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The Congressional Budget Office on Wednesday is set to release
its latest score for the American Health Care Act, the GOP’s
healthcare bill, in a move that has been highly anticipated for
weeks.

The score will measure the AHCA’s potential effects on the total
number of people with insurance coverage, how the federal deficit
would increase or decrease because of the bill, and other
measures over the next decade.

The bill has been scored twice before. But two amendments that
were added to the bill just before it passed through the House of
Representatives have changed the game significantly for the CBO
score.

While Republicans have sought to downplay the score ahead of its
release, it could have serious implications for the future of the
AHCA.

The technical test

The most important aspect of the bill for Republicans will come
in how the CBO scores the AHCA’s potential effect on the federal
deficit.

The GOP introduced the AHCA using a process known as budget
reconciliation. The procedure allows Republicans to need only a
simple majority in the Senate to pass the bill and avoid a
Democratic filibuster.

To use this procedure, however, Senate rules mandate the bill
must save at least $2 billion.

One of the
two amendments House Republicans added to the bill
would
allow states to opt out of two Affordable Care Act regulations
with a waiver from the federal government, and the other calls
for an additional $8 billion in funding to protect people with
preexisting conditions.

Those two factors could shave off some of
the $151 billion in deficit savings
estimated in the previous
scoring of the bill, and it could affect the bill’s future.

Given the uncertainty, House Republicans have
not yet sent the bill to the Senate
. A GOP aide, however,
told Business Insider that the delay was simply “an abundance of
caution” on the part of leadership.

The public-relations test

All versions of the American Health Care Act have been
unpopular with the American public
. The new CBO score could
make it even worse.

The previous score estimated that 24 million fewer Americans
would have health coverage by 2026 than under the current
baseline. Democrats have seized on that number to attack the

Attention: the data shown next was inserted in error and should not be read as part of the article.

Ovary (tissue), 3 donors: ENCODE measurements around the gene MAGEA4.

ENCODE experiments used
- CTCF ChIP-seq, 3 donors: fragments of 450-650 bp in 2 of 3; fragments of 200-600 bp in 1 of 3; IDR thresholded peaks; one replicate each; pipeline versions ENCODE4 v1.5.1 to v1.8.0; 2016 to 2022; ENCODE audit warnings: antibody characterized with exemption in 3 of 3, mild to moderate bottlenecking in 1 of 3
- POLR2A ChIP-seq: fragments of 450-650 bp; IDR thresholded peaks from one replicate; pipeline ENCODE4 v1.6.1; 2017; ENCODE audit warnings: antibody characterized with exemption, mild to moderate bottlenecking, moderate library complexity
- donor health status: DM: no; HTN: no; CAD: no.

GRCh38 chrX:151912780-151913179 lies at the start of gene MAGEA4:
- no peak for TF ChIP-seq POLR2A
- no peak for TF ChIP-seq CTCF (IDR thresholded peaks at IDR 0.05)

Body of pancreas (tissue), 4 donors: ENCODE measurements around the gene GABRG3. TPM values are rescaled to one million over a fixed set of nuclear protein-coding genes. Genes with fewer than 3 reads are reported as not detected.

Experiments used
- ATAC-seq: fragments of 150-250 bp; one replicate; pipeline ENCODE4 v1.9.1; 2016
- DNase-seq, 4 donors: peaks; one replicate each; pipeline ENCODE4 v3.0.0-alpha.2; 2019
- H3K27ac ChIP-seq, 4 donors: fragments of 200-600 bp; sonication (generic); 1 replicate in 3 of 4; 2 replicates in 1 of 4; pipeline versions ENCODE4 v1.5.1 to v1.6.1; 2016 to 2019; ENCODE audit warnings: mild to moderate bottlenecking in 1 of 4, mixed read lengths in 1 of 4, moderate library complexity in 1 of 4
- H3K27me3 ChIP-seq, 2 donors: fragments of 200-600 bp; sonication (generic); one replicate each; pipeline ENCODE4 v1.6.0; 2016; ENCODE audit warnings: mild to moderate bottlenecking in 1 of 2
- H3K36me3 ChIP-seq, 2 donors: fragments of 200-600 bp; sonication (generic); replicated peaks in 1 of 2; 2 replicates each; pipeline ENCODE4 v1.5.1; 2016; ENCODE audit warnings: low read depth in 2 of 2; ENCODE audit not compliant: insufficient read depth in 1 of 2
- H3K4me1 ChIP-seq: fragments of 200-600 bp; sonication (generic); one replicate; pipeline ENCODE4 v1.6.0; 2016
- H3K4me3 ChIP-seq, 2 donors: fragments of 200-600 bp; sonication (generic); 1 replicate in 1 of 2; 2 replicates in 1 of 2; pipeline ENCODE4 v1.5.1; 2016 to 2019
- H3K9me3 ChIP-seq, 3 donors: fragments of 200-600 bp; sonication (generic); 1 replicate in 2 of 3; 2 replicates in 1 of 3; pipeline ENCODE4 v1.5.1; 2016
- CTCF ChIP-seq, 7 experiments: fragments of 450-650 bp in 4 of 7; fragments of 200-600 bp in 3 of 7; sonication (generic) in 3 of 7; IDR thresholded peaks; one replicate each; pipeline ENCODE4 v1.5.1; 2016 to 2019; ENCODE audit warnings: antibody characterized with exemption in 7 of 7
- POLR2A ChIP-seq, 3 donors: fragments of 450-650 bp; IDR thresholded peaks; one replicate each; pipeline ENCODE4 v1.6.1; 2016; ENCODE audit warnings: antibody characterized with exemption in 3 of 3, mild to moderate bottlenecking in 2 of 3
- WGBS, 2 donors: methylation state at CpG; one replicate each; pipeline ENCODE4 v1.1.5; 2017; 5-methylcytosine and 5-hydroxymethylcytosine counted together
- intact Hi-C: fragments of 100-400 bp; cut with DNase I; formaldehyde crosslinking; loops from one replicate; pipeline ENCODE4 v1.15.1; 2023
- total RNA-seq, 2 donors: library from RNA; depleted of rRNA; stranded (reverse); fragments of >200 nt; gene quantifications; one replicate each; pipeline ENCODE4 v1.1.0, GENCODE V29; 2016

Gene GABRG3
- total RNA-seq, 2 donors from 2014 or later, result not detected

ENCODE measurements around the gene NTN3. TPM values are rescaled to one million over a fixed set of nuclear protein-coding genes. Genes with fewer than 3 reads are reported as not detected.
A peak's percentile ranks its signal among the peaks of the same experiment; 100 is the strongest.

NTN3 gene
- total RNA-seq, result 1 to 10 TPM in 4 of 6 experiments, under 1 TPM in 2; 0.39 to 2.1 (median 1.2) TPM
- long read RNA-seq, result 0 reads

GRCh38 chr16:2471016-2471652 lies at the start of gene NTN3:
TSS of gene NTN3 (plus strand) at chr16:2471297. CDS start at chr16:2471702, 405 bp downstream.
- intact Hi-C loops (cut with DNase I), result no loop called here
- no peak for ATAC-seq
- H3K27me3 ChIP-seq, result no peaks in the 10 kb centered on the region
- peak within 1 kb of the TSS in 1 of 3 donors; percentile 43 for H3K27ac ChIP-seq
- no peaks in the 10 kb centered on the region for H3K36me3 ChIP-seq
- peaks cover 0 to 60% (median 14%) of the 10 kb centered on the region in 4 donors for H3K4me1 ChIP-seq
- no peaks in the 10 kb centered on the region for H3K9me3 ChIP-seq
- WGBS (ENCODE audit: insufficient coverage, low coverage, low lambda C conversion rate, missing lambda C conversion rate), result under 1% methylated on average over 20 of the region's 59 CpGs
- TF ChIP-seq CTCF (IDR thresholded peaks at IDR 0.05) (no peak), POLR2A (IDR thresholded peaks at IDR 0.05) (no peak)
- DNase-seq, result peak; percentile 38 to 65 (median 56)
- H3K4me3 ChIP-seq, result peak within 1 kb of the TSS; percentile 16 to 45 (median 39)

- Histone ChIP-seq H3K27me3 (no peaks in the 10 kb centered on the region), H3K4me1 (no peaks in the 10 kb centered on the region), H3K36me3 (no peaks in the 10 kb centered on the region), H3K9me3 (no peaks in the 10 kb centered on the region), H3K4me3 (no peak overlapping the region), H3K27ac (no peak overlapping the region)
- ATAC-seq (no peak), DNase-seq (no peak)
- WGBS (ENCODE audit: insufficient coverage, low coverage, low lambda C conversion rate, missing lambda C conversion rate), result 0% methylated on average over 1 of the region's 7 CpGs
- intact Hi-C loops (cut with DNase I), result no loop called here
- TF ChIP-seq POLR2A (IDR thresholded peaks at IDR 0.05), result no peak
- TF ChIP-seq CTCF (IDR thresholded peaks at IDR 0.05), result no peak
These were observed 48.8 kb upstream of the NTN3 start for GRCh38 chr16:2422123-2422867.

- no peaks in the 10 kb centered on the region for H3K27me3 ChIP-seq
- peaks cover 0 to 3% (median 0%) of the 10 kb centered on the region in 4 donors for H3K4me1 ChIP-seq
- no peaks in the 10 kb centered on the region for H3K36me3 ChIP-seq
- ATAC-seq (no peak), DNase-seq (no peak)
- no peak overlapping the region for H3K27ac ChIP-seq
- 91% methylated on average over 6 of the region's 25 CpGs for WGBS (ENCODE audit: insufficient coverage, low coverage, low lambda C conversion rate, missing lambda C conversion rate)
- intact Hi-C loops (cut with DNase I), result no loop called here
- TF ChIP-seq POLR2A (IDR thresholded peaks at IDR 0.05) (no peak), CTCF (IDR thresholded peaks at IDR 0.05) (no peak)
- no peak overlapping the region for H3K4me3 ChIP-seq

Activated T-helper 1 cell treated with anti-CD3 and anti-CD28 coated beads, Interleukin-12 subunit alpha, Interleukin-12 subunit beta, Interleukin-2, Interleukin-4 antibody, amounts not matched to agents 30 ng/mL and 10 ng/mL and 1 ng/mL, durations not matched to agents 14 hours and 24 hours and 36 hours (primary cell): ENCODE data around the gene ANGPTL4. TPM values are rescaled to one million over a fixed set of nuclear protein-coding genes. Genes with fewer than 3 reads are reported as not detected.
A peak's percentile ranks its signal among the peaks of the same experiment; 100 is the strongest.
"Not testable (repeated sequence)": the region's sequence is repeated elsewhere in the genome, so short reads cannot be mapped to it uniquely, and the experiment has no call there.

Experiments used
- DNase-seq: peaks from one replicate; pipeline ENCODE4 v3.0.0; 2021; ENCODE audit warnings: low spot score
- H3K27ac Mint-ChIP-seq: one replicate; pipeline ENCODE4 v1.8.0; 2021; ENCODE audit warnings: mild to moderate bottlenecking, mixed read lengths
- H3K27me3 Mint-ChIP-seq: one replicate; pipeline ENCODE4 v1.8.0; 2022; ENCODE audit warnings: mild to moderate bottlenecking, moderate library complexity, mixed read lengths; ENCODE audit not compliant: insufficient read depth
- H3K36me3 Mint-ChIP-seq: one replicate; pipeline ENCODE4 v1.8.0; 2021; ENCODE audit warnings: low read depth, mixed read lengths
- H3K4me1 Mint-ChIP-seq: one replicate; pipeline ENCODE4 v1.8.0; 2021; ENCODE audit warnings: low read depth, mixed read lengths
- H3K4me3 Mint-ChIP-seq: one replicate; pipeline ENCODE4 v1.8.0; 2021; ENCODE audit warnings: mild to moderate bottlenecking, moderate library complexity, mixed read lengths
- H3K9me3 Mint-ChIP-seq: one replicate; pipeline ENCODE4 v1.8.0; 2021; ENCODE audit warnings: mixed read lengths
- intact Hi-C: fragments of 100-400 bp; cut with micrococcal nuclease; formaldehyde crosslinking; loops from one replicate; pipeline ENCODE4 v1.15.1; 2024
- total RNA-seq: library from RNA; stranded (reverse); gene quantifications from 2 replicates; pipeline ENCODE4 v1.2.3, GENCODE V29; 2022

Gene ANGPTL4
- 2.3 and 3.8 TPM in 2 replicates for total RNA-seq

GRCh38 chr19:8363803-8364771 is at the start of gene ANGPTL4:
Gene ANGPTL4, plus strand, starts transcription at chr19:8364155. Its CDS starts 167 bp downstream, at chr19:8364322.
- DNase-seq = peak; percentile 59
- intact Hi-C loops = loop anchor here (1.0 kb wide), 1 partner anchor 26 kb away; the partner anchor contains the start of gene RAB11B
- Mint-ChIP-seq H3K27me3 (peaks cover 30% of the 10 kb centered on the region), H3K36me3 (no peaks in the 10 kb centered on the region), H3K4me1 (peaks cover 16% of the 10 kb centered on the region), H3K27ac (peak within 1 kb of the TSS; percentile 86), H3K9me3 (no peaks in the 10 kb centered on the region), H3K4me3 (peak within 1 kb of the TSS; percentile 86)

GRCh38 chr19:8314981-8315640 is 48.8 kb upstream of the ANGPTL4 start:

bill.

Any change to that statistic could be the headline-grabbing
feature of the new score.


Margot Sanger-Katz at The New York Times
polled six
healthcare experts ahead of the new CBO score, and their
estimates ranged from 20 million more uninsured to 25 million.

Cynthia Cox, the associate director at the nonpartisan Kaiser
Family Foundation, said the new amendments could bring down the
number of people without coverage.

“I think we could still see substantial coverage losses but maybe
not to the same degree as the previous CBO score,” Cox told
Business Insider. “The reason for that would be that the waivers
that states would take up could mean more healthy people are able
to purchase insurance. Sick people would be more likely to be
priced out of the market in states that take up the waiver,
meaning those exchanges would be more affordable for healthy
people to get in.”

Put another way, if states take up waivers and insurers are able
to price some sicker people out of the market, premiums could
fall, incentivizing more healthy people to enter the individual
exchanges established by the ACA. But this would assume that a
fairly large number of people with preexisting conditions would
go uncovered.

This also plays into the budget dynamic, according to Cox,
because as more people are covered, more people will use the tax
credit, which will cost the federal government more.

Matthew Fiedler, a fellow at the Brookings Institution’s Center
for Health Policy, said that while there may be a lower number of
people without coverage, the changes would most likely be at the
margins and still leave millions without coverage.

“It’s important not to get too focused on the change between the
last score and this score, because what we know for sure is the
CBO is going to show a very large coverage loss under this bill,
and all we’ll learn from the score is just how large,” Fiedler
told Business Insider.